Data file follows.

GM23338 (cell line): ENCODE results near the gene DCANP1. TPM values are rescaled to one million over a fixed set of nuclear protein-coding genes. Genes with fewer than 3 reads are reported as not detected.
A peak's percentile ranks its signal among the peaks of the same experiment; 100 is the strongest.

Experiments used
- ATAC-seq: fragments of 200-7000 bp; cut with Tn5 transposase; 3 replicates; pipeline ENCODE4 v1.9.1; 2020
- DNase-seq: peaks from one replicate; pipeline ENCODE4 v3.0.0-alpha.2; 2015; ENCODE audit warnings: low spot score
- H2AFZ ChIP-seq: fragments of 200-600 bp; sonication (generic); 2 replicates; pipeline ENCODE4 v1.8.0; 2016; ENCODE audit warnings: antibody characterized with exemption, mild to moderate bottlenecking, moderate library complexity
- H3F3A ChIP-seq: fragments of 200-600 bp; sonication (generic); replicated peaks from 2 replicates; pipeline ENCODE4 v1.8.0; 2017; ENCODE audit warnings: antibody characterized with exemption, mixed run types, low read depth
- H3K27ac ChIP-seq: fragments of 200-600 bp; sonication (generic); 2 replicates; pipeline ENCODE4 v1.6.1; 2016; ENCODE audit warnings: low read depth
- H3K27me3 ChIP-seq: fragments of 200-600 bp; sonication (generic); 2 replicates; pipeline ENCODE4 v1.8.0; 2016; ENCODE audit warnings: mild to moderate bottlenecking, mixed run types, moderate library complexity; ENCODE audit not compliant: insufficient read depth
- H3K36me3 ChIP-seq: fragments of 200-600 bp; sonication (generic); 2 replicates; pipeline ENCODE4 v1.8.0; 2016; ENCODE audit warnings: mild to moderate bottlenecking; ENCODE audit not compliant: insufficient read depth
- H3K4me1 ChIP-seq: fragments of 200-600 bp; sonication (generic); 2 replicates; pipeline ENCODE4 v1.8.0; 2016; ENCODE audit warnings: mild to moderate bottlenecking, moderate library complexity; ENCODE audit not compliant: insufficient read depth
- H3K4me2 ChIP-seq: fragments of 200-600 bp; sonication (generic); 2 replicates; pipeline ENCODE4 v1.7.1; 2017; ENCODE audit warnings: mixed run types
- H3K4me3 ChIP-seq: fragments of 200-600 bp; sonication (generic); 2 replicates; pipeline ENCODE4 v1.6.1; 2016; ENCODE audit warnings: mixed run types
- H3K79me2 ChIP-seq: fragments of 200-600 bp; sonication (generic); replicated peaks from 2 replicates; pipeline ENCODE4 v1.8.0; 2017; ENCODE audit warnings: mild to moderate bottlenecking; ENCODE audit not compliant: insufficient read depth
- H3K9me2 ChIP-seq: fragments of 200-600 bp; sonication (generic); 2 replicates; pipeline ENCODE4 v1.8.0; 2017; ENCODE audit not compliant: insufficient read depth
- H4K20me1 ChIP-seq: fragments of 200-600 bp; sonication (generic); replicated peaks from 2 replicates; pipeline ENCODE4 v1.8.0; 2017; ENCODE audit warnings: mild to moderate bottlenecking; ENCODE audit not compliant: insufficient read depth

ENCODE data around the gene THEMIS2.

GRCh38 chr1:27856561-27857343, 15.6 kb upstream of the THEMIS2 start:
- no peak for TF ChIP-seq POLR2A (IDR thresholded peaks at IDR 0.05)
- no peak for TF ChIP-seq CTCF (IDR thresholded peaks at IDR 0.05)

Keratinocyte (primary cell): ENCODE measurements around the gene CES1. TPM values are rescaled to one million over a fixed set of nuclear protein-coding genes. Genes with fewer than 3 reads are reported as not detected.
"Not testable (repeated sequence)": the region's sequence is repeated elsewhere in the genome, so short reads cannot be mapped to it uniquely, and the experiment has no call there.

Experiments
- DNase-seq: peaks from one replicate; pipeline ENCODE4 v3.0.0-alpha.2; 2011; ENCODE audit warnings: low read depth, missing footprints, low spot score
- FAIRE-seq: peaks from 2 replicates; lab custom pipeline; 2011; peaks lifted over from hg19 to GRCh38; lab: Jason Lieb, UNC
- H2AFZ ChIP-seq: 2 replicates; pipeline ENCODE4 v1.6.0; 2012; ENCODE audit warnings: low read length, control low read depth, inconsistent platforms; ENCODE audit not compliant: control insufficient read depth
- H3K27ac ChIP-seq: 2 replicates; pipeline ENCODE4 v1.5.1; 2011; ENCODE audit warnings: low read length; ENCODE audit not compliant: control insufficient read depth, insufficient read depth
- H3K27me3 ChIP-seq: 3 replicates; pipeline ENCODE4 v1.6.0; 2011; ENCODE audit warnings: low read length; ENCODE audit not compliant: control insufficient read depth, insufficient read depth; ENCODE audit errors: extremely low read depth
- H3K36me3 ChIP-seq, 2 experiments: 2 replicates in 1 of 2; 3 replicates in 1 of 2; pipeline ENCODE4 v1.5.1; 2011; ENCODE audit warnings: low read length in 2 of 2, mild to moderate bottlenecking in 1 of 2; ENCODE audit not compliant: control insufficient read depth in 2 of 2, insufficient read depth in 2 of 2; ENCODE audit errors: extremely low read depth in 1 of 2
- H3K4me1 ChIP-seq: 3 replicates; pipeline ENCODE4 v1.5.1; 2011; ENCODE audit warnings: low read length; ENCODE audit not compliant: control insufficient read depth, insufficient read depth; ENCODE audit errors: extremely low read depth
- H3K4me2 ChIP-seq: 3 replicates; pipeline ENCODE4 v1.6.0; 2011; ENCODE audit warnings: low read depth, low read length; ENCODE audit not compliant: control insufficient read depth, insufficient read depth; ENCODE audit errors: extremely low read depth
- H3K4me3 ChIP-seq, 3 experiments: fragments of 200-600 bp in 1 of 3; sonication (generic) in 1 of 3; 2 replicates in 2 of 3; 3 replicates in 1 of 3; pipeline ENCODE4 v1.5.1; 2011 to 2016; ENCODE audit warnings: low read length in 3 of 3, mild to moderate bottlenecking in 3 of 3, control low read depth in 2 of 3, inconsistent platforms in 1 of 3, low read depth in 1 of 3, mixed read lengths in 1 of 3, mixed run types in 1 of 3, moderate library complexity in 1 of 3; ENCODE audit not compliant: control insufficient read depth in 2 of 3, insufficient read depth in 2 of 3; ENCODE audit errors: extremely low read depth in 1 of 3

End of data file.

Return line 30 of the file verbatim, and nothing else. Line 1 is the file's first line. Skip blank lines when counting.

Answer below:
- H3K4me1 ChIP-seq: 3 replicates; pipeline ENCODE4 v1.5.1; 2011; ENCODE audit warnings: low read length; ENCODE audit not compliant: control insufficient read depth, insufficient read depth; ENCODE audit errors: extremely low read depth